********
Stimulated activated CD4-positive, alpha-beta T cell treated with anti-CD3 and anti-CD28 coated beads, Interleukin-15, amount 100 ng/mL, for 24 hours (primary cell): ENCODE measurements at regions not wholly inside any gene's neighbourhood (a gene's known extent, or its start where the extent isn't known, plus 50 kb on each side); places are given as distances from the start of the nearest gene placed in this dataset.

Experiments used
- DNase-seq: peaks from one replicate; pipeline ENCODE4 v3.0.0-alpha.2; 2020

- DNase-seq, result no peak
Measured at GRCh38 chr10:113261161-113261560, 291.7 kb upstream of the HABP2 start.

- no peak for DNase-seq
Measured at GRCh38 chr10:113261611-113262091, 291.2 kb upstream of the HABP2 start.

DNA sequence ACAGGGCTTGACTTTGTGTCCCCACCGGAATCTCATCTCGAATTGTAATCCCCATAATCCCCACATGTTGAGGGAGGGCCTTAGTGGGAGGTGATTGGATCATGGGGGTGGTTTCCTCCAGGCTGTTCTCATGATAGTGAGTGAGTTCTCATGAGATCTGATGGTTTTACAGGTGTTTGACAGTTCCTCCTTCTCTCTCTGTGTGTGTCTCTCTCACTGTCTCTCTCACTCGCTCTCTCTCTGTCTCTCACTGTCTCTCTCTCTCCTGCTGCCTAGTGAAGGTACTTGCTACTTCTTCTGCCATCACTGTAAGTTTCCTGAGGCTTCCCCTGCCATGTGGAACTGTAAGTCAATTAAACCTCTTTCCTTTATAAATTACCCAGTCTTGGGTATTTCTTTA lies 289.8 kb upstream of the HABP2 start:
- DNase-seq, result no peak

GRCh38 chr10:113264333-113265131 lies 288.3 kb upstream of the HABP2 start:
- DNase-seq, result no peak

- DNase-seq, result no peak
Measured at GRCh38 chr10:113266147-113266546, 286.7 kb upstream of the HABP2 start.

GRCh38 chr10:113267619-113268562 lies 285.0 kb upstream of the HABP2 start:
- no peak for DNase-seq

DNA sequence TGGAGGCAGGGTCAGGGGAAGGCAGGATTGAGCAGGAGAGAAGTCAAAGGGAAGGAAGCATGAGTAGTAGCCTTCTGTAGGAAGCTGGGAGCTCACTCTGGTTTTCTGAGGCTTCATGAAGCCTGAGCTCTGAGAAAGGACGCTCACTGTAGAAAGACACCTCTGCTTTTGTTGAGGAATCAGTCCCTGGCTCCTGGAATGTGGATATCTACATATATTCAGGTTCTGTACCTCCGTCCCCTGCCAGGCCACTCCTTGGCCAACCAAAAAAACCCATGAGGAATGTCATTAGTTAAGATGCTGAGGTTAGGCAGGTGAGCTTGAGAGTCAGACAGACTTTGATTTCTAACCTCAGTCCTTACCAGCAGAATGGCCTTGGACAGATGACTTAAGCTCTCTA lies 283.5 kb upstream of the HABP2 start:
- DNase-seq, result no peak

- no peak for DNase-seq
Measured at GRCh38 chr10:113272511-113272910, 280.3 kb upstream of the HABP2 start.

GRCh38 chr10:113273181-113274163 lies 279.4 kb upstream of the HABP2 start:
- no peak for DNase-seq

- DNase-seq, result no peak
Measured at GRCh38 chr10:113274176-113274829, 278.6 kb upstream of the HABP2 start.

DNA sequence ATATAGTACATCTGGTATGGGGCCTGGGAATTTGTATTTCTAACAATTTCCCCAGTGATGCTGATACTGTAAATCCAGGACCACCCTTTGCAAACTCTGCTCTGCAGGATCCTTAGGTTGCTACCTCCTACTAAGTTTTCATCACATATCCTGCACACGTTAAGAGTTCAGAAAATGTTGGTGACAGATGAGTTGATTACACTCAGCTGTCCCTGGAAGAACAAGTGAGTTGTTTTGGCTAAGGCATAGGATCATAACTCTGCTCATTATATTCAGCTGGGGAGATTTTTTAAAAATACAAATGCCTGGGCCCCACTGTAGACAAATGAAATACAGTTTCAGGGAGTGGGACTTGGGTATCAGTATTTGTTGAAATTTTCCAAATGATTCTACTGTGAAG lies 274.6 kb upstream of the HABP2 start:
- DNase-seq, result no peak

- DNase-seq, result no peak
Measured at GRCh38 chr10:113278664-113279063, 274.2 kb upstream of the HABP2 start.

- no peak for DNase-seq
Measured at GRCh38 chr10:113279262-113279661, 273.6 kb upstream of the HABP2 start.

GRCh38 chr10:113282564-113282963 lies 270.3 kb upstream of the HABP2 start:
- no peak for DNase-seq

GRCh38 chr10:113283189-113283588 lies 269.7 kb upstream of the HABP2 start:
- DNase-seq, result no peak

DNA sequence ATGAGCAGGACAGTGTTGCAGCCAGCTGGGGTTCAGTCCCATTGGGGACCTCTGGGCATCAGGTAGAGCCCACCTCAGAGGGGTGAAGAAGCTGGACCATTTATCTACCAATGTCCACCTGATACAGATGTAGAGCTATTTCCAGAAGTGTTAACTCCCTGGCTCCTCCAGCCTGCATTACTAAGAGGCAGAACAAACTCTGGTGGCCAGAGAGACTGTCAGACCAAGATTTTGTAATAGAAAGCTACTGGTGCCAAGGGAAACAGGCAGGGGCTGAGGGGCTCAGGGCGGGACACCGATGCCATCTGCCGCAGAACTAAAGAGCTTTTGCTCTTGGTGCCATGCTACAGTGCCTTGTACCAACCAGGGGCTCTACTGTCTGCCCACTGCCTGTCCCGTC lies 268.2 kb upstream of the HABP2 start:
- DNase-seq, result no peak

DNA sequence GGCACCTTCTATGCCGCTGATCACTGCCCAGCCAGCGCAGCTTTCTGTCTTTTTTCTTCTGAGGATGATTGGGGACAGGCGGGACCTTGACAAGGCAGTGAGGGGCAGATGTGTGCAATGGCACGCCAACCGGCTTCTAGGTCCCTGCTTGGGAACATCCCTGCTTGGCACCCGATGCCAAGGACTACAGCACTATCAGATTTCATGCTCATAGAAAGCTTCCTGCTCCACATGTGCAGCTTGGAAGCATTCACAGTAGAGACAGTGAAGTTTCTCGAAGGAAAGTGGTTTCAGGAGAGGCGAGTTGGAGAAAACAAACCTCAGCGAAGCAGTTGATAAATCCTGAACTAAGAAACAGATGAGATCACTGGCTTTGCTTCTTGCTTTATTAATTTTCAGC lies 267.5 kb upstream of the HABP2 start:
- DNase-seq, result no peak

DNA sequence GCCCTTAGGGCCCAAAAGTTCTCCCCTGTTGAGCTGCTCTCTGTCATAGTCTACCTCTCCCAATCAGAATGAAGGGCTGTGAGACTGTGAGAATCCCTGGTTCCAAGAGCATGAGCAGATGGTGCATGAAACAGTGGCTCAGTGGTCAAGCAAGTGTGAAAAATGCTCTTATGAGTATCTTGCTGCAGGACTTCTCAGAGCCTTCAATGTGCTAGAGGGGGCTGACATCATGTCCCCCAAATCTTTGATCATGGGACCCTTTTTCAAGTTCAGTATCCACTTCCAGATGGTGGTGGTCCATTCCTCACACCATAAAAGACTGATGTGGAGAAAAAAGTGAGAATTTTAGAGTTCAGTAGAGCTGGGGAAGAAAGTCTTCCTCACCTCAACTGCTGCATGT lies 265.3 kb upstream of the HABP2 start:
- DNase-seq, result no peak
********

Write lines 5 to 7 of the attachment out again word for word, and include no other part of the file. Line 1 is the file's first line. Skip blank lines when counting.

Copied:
Measured at GRCh38 chr10:113261161-113261560, 291.7 kb upstream of the HABP2 start.

- no peak for DNase-seq
Measured at GRCh38 chr10:113261611-113262091, 291.2 kb upstream of the HABP2 start.